Tom Carter (of Corte Madera) discovered this fish washed up on the beach. It was ~35 inches (89 cm) long. Cameron Vogler took pictures for documentation. Here are two more (below). Note the large eye, and how the head makes up a relatively small portion of the overall length.
They identified this fish as a Pacific Snake Eel (Ophichthus triserialis), and that identification looks good to me, too.
Below is an illustration of a Pacific Snake Eel showing the spots that help identify this species.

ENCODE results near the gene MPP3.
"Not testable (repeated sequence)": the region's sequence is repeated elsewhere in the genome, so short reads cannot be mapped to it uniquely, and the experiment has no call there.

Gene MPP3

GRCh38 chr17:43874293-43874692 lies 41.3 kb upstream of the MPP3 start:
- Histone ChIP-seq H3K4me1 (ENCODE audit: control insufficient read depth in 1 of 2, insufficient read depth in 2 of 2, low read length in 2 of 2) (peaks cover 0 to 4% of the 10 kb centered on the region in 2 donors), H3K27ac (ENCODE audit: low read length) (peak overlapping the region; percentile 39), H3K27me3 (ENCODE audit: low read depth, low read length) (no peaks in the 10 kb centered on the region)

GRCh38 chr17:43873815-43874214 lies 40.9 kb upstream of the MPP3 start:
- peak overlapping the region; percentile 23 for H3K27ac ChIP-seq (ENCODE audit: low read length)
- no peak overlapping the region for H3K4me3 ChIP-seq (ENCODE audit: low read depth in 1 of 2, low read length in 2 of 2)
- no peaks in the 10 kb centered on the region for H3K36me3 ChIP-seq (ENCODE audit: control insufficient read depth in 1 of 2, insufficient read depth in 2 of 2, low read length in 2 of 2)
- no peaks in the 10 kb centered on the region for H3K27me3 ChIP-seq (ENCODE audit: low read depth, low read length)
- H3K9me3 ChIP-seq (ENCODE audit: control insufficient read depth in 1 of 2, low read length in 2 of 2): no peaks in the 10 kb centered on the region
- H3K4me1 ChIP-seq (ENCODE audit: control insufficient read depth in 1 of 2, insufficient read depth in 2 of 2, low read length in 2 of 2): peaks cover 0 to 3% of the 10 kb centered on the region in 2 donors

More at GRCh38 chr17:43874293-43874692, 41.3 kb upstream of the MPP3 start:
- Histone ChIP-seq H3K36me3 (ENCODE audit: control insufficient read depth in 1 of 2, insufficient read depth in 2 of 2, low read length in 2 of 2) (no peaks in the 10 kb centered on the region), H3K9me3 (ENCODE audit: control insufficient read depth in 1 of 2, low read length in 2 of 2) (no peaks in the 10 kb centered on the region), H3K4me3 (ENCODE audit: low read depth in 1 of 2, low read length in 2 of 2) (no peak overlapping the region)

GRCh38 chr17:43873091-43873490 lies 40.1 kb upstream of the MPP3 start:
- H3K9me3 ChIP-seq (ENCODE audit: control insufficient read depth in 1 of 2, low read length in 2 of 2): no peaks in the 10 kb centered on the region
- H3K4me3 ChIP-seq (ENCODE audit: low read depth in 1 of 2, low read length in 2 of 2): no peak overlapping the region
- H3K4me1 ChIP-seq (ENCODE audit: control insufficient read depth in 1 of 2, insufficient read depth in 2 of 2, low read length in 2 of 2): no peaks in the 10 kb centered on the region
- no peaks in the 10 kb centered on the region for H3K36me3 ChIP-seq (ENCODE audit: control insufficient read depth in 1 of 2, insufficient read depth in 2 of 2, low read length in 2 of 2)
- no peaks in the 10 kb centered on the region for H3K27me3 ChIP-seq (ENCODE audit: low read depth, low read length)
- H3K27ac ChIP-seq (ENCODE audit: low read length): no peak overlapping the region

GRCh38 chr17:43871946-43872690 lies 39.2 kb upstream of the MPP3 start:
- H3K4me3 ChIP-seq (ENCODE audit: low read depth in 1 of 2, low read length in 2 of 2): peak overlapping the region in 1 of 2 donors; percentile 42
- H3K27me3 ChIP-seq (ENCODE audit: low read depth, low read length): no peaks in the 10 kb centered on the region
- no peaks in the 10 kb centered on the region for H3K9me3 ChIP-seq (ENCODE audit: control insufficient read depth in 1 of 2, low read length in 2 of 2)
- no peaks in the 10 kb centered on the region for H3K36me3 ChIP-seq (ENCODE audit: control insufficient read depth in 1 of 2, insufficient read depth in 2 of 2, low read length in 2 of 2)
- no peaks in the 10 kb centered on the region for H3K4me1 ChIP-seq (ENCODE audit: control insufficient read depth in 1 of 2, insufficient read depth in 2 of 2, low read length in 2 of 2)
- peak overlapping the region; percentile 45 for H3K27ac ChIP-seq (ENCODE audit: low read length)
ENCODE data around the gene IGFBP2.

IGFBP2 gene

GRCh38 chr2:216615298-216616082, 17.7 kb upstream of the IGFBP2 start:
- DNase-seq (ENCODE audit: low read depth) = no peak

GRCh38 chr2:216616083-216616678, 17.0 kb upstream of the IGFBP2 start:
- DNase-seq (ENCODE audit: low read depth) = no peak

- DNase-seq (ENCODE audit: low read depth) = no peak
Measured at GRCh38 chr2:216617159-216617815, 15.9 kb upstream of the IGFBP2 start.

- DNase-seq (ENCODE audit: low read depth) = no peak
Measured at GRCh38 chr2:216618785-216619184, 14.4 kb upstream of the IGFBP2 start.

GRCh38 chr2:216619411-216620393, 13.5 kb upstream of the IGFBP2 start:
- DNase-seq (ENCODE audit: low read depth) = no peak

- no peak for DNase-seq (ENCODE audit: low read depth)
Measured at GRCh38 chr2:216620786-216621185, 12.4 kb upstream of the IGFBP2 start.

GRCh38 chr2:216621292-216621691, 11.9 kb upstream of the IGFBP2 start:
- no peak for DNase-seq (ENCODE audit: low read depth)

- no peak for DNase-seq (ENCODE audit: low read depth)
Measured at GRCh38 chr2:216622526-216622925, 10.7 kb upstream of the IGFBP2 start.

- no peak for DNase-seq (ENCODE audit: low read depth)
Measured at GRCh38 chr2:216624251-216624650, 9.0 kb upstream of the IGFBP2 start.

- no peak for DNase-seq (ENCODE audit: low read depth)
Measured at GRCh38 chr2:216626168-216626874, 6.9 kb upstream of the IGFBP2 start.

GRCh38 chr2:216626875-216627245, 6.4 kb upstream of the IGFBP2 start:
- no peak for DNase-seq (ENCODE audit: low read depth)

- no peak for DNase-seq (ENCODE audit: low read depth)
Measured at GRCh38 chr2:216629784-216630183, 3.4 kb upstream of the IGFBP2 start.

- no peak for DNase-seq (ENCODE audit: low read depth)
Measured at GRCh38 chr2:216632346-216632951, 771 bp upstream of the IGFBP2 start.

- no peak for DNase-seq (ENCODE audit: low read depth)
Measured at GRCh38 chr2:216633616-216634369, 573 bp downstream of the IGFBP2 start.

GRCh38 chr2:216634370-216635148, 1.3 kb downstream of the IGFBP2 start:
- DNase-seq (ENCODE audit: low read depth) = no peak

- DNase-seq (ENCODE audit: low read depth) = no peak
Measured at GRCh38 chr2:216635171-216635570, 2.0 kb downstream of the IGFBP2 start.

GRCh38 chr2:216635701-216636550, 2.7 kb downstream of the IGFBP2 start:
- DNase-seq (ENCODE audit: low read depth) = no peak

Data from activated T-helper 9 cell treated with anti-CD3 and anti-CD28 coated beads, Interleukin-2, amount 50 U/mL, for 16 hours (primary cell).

From McCosker, J.E. and R.H. Rosenblatt. 1998. A revision of the Pacific snake-eel genus Ophichthus (Anguilliformes: Ophichthidae) with the description of six new species. Proceedings of the California Academy of Sciences 50: 397-432.
Pacific Snake Eels are distributed from the Klamath River in northern California to Peru, but they're apparently rare north of Baja California.
I searched the California Academy of Sciences online ichthyology collection and noted only three Pacific Snake Eel specimens from north of San Francisco: Black Point, San Francisco (1931); Tiburon, near Richardson Bay (1933); and one off Bodega Bay? (1977).
Thanks to the Voglers and Tom Carter, we all get to learn about a very intriguing fish, in a part of their range where they're rarely observed.